I was writing a Rap song today, (simply because Rap is super fucking cool ) seconds after mumbling to myself and finding interesting rhythmic patterns, i discovered the theme of the song: global socio-political change with the words “the revolution won’t be televised” as a chorus.I’ve heard this phrase for years, I hadn’t really known what it meant, but none the less I continued to write. And as much as i’d love to boldly share the words, I’ll probably save it for another day.
Writing led me to discover the real meaning of “The Revolution won’t be televised”, which is that; true revolutions don’t start at the marches it starts in the heart, it’s the crying that happens before the die-ins, and as honorary and symbolic as protest and picket signs are, life won’t change until people really start to question how they think. In the words of T.D. Jakes ‘There is nothing more powerful than a changed mind”. The word revolution creates imagery of chaos and violence too often, but the same term has been used for periods that don’t involve the dismemberment of tyrannical edifices, or millions of people heading to the streets, for example the “Industrial Revolution” is more to do with the evolution of technology and family life, but typically revolutions speak of socio-political change, and I believe that every true revolution was sparked in the mind; with people refusing to accept the status quo.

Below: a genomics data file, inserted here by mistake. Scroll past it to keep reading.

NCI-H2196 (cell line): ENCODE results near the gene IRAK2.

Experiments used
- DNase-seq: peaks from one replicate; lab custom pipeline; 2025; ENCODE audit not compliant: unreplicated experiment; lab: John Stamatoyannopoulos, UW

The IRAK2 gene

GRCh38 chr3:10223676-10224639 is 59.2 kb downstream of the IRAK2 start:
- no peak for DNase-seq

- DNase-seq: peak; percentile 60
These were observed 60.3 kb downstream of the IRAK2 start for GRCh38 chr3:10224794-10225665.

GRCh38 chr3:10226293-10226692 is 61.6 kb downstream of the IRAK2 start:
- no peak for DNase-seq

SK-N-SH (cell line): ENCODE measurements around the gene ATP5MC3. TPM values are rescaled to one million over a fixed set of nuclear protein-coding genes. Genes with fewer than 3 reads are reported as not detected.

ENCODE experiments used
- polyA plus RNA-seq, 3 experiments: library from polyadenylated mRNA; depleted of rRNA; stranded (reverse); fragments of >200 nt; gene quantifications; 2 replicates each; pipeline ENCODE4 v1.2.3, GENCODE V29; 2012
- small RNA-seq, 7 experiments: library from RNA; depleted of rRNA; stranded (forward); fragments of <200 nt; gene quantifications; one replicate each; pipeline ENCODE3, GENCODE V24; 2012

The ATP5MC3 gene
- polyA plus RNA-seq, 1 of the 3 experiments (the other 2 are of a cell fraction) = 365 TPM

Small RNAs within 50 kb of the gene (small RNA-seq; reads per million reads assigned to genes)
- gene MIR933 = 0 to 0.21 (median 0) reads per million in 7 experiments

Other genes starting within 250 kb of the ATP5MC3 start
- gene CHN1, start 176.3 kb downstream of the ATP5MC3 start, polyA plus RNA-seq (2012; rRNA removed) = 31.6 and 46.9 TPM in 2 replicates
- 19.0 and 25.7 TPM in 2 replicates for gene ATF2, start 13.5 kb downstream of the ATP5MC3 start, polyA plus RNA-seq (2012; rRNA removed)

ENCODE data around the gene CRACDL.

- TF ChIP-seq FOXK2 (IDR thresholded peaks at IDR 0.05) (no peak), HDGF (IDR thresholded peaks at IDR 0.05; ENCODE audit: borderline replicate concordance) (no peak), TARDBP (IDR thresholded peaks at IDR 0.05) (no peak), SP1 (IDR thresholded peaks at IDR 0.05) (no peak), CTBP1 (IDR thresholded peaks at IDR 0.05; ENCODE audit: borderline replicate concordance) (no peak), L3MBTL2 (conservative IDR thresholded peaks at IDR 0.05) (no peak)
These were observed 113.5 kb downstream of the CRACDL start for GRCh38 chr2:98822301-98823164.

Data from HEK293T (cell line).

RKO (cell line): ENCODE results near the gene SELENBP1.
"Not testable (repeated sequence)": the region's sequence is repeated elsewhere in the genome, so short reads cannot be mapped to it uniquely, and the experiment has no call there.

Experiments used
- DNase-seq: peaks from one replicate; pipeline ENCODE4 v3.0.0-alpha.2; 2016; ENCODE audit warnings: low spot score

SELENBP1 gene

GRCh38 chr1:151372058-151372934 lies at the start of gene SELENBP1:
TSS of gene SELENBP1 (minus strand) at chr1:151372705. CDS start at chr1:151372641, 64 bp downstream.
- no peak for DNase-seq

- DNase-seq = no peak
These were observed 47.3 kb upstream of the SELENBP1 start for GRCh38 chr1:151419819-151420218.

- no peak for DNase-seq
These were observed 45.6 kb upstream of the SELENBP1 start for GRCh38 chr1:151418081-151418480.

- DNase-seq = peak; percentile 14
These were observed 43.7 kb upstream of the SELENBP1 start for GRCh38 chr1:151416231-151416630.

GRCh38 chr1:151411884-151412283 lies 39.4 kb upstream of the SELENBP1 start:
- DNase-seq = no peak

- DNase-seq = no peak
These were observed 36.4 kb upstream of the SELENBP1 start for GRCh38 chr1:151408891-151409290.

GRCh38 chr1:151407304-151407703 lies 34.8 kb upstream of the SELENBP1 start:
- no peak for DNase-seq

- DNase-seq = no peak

The advancement of technology means many protest are documented, but no longer by state funded media but by our neighbours, and thus open for discussion. We have a tendency to believe that every revolution will look like Mandela coming out of prison; where the face of government changes, but i’d argue that it involves a mass change in mentality and the problems that we see today in America is rooted in it’s past. Although Americans are living in the post-Civil Rights Era, white and black still carry the scars of racism.Im going to say something that may piss people off, but I believe that the darkening of the police force won’t end the tumultuous relationship between Law enforcement and poor African American communities, if fears of the young “black criminals” and “racist cops” subsist.
The revolution won’t be televised because it involves an inward battle and starts with normal people choosing to step outside of what’s comfortable.
I hope you guys enjoy this piece, tell me what u think, it’s open to discussion.